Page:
Quantum computing can change the world. It is a rapidly developing field that incorporates many different aspects of science, programming, physics, chemistry, and statistics.

Companies like IBM, Google, and Microsoft are investing heavily in quantum computing in an effort to make the first completely operational quantum computer.

Quantum computers, though still limited, actually exist. You can access them through cloud services and use them to execute certain codes or algorithms. Quantum computers are available online to anyone, so there is a growing number of people eager to explore the field of quantum computing and see what all the hype is about.

If you’re one of them, enthusiastic and curious about quantum computing and the opportunities for improvement it offers, keep reading. We’ll cover the basic concepts of quantum computing, ways you can learn it on your own, and possible career paths to take to get into Quantum Computing.

## What is Quantum Computing?

Quantum computing can be a bit tricky to explain as it relies on quantum theory and quantum mechanics – not exactly the easiest scientific fields to grasp.

Richard Feynman, the renowned quantum physicist, and quantum computing pioneer, once said if it were possible to describe it in a few sentences, it wouldn’t have been worth a Nobel Prize.

Nevertheless, some basic principles are somewhat straightforward.

First off, quantum theory studies the behavior of subatomic particles. In the late twentieth century when it was discovered that quantum theory can be applied to computers, a revolution in the technology of information processing began.

"The real excitement about quantum is that the universe fundamentally works in a quantum way, so you will be able to understand nature better."- Sundar Pichai, CEO, Google

To better understand quantum computing you should first wrap your head around the basic distinguishers between classical and quantum computers. Both try to solve problems, but they take completely different approaches.

In classical computer chips, we have these tiny ‘switches’ which are called bits. They can either be a zero or a one. Millions of these bits in a combination of ones and zeroes are the integral parts of every app you use, website you visit, and photograph you take.

In quantum computers, we have quantum bits or qubits. Instead of just being one or zero, qubits can also be in what’s called ‘superposition’. Simply put, they can be somewhere on a spectrum between one and zero. As a result, qubits can perform numerous calculations simultaneously which should result in quantum computers solving problems much faster.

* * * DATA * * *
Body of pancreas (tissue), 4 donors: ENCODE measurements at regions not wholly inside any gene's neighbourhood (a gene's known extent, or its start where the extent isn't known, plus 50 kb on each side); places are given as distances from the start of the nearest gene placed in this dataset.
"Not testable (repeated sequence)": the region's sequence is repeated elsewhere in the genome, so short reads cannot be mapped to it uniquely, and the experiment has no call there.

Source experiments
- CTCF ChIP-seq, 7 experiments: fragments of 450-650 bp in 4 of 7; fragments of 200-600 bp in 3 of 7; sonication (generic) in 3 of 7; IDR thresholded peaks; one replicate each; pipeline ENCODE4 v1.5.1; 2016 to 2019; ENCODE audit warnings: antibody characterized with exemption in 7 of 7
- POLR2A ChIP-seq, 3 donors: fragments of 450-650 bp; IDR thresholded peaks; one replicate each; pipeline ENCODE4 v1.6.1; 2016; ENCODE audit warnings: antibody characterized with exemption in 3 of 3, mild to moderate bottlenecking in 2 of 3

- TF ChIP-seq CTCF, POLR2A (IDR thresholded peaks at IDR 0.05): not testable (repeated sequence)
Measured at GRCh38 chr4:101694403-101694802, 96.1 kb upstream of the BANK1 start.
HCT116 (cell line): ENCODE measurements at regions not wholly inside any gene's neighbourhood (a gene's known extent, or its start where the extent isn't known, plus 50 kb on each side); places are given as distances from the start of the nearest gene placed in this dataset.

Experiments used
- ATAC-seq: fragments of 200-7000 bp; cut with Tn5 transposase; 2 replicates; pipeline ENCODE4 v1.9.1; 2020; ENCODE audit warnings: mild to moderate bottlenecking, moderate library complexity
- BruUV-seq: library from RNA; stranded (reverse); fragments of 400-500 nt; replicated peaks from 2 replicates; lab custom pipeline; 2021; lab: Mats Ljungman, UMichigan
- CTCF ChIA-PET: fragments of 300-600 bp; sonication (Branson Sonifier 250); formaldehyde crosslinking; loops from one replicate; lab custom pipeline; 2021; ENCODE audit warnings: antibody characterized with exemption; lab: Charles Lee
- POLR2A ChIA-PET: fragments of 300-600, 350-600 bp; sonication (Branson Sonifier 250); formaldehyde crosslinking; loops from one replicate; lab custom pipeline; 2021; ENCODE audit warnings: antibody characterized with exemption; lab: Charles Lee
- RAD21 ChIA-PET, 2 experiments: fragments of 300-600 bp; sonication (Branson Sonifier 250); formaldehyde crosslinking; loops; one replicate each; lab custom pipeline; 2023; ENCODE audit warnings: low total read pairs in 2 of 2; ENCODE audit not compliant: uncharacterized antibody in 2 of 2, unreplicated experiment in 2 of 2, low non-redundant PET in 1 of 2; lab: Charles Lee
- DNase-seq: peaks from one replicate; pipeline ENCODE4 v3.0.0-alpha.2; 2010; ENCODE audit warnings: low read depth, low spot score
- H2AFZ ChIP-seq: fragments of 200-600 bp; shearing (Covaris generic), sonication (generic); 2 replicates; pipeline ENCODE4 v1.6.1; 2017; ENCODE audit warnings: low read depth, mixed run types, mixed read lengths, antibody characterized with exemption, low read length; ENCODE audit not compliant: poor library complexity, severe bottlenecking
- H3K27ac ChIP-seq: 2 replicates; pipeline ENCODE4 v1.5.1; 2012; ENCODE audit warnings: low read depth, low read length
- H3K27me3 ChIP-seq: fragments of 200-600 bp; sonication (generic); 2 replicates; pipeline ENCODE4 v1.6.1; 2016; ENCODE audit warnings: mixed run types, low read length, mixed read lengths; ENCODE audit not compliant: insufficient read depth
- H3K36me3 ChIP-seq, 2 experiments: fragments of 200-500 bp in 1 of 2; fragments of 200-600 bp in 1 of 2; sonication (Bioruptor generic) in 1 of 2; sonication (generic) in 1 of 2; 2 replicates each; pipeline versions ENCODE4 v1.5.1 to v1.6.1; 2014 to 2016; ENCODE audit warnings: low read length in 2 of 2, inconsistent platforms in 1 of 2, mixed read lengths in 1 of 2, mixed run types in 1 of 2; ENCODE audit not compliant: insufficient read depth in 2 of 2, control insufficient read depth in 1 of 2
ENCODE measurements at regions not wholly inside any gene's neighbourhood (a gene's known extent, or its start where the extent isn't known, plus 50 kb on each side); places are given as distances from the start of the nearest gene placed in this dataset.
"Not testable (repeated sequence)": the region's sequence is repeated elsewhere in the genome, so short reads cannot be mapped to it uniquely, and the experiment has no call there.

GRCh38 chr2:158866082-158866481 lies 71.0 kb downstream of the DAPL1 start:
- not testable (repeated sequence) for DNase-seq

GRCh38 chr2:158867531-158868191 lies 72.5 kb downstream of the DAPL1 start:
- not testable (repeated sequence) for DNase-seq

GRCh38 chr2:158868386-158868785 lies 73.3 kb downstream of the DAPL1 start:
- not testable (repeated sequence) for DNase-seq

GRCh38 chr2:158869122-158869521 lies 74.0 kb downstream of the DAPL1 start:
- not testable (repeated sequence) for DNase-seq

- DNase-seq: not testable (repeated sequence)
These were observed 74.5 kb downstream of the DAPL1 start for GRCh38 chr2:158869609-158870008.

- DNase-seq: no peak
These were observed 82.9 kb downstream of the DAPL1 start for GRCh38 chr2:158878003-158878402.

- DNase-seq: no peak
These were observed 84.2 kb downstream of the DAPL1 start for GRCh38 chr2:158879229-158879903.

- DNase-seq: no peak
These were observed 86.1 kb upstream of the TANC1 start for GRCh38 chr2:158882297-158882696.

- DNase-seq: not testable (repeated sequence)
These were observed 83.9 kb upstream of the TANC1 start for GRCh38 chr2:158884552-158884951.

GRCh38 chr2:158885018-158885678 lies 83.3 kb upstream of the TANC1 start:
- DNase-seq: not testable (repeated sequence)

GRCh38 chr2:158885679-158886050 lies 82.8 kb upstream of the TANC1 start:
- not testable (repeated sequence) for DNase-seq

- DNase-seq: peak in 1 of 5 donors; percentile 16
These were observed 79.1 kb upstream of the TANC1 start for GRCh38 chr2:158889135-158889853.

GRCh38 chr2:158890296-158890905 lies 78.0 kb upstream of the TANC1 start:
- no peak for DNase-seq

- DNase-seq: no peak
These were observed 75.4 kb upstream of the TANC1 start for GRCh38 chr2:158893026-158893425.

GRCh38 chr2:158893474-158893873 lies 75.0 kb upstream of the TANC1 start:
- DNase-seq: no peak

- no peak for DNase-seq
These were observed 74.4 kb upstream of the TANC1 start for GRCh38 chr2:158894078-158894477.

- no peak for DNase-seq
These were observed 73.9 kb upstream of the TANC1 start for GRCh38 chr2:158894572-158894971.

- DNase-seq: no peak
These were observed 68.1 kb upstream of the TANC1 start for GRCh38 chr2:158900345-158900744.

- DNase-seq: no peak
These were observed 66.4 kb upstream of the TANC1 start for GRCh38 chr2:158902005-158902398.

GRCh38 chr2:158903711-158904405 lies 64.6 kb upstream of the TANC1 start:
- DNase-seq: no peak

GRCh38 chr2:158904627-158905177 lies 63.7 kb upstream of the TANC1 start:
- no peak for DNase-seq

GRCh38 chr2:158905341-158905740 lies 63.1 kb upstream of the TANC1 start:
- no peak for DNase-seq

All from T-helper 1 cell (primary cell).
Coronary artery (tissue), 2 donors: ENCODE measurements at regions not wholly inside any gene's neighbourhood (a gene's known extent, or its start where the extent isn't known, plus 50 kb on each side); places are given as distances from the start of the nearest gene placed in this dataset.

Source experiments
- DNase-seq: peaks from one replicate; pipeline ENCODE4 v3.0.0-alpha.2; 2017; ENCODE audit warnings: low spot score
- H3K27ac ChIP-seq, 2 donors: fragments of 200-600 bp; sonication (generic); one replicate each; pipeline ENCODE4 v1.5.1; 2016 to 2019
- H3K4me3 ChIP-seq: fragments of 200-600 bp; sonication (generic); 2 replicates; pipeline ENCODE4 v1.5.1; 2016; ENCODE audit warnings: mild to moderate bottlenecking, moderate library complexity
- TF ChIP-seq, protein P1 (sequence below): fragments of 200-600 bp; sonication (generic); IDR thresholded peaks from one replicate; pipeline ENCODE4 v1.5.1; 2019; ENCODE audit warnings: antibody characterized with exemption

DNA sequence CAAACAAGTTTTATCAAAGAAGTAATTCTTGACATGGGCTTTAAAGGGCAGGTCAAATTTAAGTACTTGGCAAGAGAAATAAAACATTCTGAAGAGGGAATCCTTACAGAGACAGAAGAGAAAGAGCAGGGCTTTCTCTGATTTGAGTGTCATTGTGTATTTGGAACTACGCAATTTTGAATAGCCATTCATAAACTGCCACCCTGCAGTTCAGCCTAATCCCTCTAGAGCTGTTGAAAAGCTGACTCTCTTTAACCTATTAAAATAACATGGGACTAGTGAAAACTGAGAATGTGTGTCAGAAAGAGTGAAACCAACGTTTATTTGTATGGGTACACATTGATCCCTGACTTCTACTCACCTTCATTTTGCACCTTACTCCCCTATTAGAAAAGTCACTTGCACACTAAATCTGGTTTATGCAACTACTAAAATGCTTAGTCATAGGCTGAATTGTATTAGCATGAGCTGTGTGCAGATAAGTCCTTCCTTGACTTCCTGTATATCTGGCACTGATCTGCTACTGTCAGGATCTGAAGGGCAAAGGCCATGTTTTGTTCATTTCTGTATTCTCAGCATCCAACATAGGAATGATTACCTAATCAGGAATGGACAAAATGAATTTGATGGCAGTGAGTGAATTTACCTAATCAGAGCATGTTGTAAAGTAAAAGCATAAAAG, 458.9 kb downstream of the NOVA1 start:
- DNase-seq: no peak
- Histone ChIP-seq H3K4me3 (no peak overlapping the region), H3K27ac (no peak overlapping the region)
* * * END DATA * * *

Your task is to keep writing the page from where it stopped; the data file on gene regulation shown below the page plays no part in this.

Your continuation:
**Imagine you need to find a way through a complex maze. A regular computer would try one path at a time, eliminating the wrong ones until it finds the way out. A quantum computer can go down every path of the maze at once and solve the puzzle in a fraction of the time a normal computer would need.**

The main advantage of quantum computing over classical computing is that it can provide solutions for complex problems which are currently beyond the reach of classical computers. This should lead to major developments in different fields of science and different industries, so now’s the time to start thinking about a career in quantum computing.

## How to self learn Quantum Computing?

Even if you’re not a physics pro, you can self-learn the basic principles of quantum mechanics and quantum computing. But, brace yourself, it will undoubtedly be a long-term project.

Currently, there aren’t many structured degree programs to get started with quantum computing. The most direct route to take is to do a Ph.D. But, if you are looking for a more DIY approach, there is a growing collection of online materials making it easier than ever to start exploring quantum computing.

Below you will find a list of materials – books, YouTube channels, and podcasts – you can use to go down the quantum computing path on your own.

### Books to learn Quantum Computing

#### Feynman Lectures on Physics, volume 3

The book is also available online and it is an excellent starting point for getting a feel of quantum mechanics.